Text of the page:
The build-up to Batman #21 had fans and critics alike speculating, and the hype has been huge. Unfortunately, it doesn’t quite pay dividends.
The button. The appearance of a radioactive, blood-stained smiley face badge in the walls of the Batcave has created a mystery for the Dark Knight detective which he’s struggled to understand. As he ponders what it could mean, a new twist is added when it explosively reacts to another mysterious item he’s in possession of. Contacting the Flash to consult with him, he expects the scarlet speedster to appear.
However, the arrival of the Reverse-Flash changes everything. It’s a battle which Batman is ill-prepared for, and the prize is the button itself…
What this ultimately boils down to are several pages of Batman doing nothing other than brooding over what the all-too-familiar badge means, and then a fight scene breaks out. There’s a little more to it than that, but not much. The resolution of this issue is surprising and the ramifications are huge, but if you were hoping for answers to DC’s biggest mystery or an appearance from Doctor Manhattan, you’ll be sadly disappointed.
There are a fair few Watchmen references in terms of story structure, visuals and pacing, but it’s written in the sort of clumsy fashion which makes it apparent that Tom King is miles behind Alan Moore or even Geoff Johns. That isn’t to say that it’s bad, it just feels less somehow, and a bit of a let-down. Perhaps as a Batman book it works, but as a focal point for what’s become an event, it’s more flash (or Reverse Flash) than substance.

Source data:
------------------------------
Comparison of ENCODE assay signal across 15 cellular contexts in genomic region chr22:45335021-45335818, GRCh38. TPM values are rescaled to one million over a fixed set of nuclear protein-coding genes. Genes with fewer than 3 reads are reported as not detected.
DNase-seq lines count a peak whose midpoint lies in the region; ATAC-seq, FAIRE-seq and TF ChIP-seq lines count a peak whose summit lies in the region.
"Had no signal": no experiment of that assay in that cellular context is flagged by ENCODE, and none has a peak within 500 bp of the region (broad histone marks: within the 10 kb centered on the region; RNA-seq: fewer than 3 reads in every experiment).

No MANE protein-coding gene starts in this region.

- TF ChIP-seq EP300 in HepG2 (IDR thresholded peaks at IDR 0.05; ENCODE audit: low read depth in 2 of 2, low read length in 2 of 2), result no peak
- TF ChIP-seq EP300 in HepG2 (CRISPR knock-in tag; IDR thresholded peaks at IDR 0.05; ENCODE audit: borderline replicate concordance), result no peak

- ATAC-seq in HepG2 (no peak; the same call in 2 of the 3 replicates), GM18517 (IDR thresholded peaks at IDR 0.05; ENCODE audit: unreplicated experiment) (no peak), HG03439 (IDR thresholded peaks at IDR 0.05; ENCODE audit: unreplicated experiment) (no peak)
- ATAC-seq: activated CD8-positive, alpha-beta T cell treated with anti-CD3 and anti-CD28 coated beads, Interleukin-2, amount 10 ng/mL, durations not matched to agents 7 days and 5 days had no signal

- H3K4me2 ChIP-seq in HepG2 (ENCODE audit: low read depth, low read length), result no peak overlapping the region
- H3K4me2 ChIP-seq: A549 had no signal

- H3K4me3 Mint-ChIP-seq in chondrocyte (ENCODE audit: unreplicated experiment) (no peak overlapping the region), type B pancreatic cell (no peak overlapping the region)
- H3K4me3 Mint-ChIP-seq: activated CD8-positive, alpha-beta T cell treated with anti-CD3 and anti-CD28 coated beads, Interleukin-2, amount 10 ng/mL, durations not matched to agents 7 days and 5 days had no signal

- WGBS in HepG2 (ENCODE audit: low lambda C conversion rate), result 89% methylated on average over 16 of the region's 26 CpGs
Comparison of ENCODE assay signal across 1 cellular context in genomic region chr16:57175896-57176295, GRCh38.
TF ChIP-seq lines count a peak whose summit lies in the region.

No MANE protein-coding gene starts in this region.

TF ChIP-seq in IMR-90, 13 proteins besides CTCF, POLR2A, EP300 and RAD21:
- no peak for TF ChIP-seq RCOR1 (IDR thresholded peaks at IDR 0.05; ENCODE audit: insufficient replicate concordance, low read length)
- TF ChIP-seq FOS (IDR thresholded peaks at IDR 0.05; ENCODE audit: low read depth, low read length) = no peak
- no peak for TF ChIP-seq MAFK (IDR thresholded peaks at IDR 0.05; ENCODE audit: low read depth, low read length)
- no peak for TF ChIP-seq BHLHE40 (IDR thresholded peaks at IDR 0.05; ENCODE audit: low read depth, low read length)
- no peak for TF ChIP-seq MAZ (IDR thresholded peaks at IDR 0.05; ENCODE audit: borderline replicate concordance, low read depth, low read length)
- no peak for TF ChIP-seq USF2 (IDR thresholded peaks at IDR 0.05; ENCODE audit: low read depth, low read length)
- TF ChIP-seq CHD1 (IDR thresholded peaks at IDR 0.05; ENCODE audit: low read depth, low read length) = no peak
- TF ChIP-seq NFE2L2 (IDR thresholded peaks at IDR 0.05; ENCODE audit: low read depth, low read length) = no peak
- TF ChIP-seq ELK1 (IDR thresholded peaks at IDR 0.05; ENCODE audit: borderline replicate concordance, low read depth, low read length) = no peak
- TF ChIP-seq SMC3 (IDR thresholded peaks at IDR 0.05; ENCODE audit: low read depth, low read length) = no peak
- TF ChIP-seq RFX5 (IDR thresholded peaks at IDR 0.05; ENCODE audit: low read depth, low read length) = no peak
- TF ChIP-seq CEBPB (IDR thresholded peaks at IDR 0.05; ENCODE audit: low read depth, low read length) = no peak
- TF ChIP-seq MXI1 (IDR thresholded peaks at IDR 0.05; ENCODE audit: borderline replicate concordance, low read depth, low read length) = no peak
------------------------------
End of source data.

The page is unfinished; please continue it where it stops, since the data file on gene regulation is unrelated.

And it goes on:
However, Batman #21 still presents one of the better fight scenes in recent comic book history, as Batman takes an absolute pounding in the blink of an eye. It’s unfortunate that Reverse-Flash does more posturing than is needed, mouthing off in typical bad guy fashion rather than doing the job. There are more questions than answers here, and not all of them are probably the ones you should be asking. Like why doesn’t Reverse-Flash just kill Batman instead of going into Doctor Evil mode?
On the positive side, the art by Jason Fabok does a fantastic job. It’s a quality piece of work in that regard, and there’s nothing to complain about on that side of things. Credit where it’s due, he gives each character real weight and definition and adds some nice little details to each page.
It would be easy to say that this is amazing, but that would be lying. There are probably plenty of people out there who’ll say that Batman #21 is a brilliant issue and, on the surface, it does seem like it’s delivering. However, the lack of depth to the plot and the weak dialogue drag it down almost from the beginning.
For a button, it isn’t all that bright.